Most people in the games industry have a degree. Get one in games art, graphic design or any 3D digital art. Have a look at ScreenSkills’ list of recommended courses in games. We recognise courses with our ScreenSkills Select award where they offer training in the relevant software, dedicated time to building a portfolio and have strong links with the games industry.
Get to know people in the games industry by attending events, including games conferences and expos. Meet professionals and ask them questions about their work, while demonstrating interest and knowledge in the industry. Offer to provide them with your professional contact details and try to stay in touch with them. Go to how to network well to learn how to do this.
Search for jobs:
Use the UK Games Map to find out if there are games companies near you, then go to their websites directly and check out their open roles. Even if they are not advertising the right role, if you like a specific company it’s worth emailing them to let them know you are looking in case something suitable comes up in future. Some employers will take on a junior texturing artist if they have a strong portfolio, showing creativity, flair and software skills.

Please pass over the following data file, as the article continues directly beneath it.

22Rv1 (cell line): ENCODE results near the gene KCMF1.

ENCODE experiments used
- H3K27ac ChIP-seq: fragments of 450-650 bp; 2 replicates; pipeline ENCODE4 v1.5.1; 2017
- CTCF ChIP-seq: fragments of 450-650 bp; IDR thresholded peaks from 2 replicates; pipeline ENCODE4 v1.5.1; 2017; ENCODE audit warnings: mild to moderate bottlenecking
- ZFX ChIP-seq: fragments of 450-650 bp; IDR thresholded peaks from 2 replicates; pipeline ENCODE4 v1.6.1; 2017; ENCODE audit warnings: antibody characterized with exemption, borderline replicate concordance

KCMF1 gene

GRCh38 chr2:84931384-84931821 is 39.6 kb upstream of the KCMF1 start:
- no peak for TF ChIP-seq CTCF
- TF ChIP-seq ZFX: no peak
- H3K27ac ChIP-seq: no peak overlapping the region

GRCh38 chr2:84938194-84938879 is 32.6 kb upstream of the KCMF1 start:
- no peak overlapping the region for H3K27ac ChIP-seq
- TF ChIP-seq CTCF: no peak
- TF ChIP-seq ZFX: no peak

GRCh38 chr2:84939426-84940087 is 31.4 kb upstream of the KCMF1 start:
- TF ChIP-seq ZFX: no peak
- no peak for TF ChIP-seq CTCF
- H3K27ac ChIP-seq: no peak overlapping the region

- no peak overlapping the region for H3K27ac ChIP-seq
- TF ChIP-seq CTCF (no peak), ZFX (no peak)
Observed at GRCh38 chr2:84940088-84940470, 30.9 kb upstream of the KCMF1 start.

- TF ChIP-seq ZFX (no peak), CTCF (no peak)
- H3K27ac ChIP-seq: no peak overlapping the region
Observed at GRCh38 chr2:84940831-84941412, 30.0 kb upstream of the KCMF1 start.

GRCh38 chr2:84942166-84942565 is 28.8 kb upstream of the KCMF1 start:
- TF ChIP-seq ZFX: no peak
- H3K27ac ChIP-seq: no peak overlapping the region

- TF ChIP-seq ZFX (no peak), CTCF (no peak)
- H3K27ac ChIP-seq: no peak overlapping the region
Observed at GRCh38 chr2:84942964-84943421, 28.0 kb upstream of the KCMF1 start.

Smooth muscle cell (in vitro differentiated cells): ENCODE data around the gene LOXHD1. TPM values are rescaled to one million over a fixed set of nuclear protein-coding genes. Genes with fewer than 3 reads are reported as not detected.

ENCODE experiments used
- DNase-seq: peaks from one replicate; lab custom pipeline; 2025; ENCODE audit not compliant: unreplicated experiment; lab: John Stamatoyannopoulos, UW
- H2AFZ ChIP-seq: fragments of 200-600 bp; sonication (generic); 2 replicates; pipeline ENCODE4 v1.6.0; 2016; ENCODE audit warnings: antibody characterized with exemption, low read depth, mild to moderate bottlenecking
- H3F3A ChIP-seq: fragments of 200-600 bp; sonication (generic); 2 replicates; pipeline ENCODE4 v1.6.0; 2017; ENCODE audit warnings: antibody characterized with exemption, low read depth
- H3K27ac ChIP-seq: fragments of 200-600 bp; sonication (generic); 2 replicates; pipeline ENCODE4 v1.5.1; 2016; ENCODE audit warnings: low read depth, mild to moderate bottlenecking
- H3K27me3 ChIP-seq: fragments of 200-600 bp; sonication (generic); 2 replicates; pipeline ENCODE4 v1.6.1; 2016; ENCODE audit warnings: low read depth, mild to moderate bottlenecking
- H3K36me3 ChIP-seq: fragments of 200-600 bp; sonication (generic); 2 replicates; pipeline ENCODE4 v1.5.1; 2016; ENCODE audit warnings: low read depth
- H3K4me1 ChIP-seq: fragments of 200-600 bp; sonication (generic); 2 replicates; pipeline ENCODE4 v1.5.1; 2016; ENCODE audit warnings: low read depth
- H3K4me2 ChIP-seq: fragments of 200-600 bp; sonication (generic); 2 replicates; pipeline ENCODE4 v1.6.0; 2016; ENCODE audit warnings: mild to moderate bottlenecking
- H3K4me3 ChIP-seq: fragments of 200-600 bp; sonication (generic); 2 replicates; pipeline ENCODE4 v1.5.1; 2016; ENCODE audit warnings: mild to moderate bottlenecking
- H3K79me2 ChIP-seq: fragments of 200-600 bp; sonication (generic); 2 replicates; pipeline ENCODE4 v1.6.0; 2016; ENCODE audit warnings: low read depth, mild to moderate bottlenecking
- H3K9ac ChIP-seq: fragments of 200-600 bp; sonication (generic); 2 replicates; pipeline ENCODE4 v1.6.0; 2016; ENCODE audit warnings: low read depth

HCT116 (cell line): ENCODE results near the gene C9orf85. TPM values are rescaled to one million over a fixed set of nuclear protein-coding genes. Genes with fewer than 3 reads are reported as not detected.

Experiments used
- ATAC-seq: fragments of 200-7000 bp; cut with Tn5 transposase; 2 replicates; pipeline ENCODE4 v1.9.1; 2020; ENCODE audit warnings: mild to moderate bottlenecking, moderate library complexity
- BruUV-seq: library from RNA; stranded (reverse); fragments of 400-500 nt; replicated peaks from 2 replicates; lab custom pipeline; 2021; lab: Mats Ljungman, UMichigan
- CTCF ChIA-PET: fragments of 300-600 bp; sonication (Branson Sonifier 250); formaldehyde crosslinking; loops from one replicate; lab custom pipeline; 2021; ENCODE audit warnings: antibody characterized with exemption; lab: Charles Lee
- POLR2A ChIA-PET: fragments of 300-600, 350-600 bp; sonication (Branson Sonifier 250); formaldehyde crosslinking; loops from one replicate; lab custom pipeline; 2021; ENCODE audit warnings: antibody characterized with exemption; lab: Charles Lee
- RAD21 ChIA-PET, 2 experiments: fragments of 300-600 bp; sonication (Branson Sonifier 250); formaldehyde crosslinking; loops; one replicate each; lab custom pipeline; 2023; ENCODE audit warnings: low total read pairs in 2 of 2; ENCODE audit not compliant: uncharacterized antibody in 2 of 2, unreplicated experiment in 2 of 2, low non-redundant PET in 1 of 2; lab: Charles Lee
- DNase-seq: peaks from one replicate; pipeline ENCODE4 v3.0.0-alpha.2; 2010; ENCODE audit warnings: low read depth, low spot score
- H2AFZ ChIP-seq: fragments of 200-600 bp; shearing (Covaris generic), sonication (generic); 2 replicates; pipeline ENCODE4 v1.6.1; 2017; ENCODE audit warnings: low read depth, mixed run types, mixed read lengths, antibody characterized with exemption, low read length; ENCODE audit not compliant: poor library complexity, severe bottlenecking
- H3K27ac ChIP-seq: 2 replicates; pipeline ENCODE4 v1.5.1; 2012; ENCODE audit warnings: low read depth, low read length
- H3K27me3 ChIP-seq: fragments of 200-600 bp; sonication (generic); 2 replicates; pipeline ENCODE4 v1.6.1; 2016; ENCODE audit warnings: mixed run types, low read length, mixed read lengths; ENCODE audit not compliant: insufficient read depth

Look outside games:
It’s also worth considering computer artist roles in any other industry as using similar software will build up your skills. You can use this and any professional artwork you produce to continually improve your games art portfolio, putting you in a stronger position for an entry-level role in games.
You might also be interested in…
Being a 3D modelling artist or an environment artist in the games industry. You might also be interested in being a modelling artist, texture artist or an environment artist in visual effects (VFX), or a modeller in the animation industry.
Film and TV drama
Covers genres ranging from period dramas to epic fantasies screened at the cinema, on TV or on streaming sites
Visual effects (VFX)
Involves making sequences on a computer that can't be created on set, like enormous crowds and fire-breathing dragons
Creates the illusion of movement, includes computer-generated, stop-motion and hand-drawn animation